Sometimes, it's not easy to divide your property. You may have been together with your spouse for many years or have unusual assets that may be difficult to separate.

Your case may be complex, and if so, it's a good idea to get to know your legal options. While it's never a great idea to try to separate your assets on your own, it's even more difficult to know the true value of what you have and to separate your marital assets fairly in complex cases.

Parenting issues can be resolved if you're willing to compromise

Parents always struggle to be on the same page when it comes to their kids. Whether it's trying to decide on the best school or having true arguments about how to raise their child together to become a positive member of society, conflicts are normal. Even parents who get along well and who agree on most things about raising children may find themselves at odds at time.

Parenting issues are even more common in cases where people have divorced. Why? It depends on the couple, but there could be some frustration or disrepect playing a role in the issues. For example, if one ex-spouse feels that the other is irresponsible and that they aren't being firm enough with their child's care, that could become a major disagreement. Similarly, an ex-spouse who believes the other is too strict may find problems with the way they parent as well.

Things to know about spousal support in California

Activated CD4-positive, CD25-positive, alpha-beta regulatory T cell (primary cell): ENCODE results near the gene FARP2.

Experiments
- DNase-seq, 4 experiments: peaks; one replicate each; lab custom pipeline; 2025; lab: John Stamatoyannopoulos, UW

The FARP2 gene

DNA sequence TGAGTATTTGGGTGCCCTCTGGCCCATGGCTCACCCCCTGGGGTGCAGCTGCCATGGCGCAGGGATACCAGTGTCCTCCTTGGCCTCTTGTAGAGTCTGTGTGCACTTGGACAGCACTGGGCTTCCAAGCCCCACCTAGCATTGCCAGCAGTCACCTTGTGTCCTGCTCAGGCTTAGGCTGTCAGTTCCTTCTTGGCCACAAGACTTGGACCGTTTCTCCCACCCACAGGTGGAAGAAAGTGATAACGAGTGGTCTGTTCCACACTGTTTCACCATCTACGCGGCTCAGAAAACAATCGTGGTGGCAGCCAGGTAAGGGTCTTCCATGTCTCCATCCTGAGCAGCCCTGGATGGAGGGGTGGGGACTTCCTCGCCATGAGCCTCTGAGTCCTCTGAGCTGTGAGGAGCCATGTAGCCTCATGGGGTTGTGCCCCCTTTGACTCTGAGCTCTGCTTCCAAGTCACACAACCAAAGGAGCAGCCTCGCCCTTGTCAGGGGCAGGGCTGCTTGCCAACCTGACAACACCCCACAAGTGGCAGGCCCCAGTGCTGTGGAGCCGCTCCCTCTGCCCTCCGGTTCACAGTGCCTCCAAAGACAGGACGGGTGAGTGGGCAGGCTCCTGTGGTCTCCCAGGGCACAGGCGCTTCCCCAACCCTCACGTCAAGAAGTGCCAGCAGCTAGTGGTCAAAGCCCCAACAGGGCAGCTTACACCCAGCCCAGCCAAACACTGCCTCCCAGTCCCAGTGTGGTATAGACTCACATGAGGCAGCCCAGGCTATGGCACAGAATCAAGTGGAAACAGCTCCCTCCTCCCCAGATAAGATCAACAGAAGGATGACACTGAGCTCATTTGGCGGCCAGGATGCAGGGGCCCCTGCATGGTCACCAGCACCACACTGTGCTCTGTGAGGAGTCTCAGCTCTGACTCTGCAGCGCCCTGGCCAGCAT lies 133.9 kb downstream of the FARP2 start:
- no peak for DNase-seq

Are you getting ready to work through the divorce process? Are you wondering what it is you'll be able to walk away with? Are you particularly worried about paying or receiving spousal support? If you are, you are not alone.

Spousal support is not something offered in every divorce case. There are certain factors the courts look at before granting an order of support. What are these factors? If given, how long will the order last? Can you ever change an alimony order?

Set up a cohabitation agreement and protect your interests

If you and another person want to live together but aren't going to be married, one kind of protection that you might want to look into is a cohabitation agreement. This agreement, also known as a "living together" agreement is a legal document that you should carefully consider because it allows you to safeguard yourself and to protect your individual interests and assets.

When you're unmarried and living together, the reality is that it's easier to split up. You may end up separating eventually, but you won't have the same protections as you would during divorce. To help eliminate the risk of separating and losing what is yours, you may want to sign a cohabitation agreement.

Provide support for your child after your divorce

One thing should be clear about divorce, and that's the fact that it can have a negative psychological effect on children. Even if the divorce itself is relatively calm and collected, children may still suffer from the changes that they face. They have a lot of emotions to process, and they may need support to bounce back.

Divorces are stressful for all children, but some bounce back faster than others. Why? It all comes down to handling the psychological effects that are having a negative effect on the child.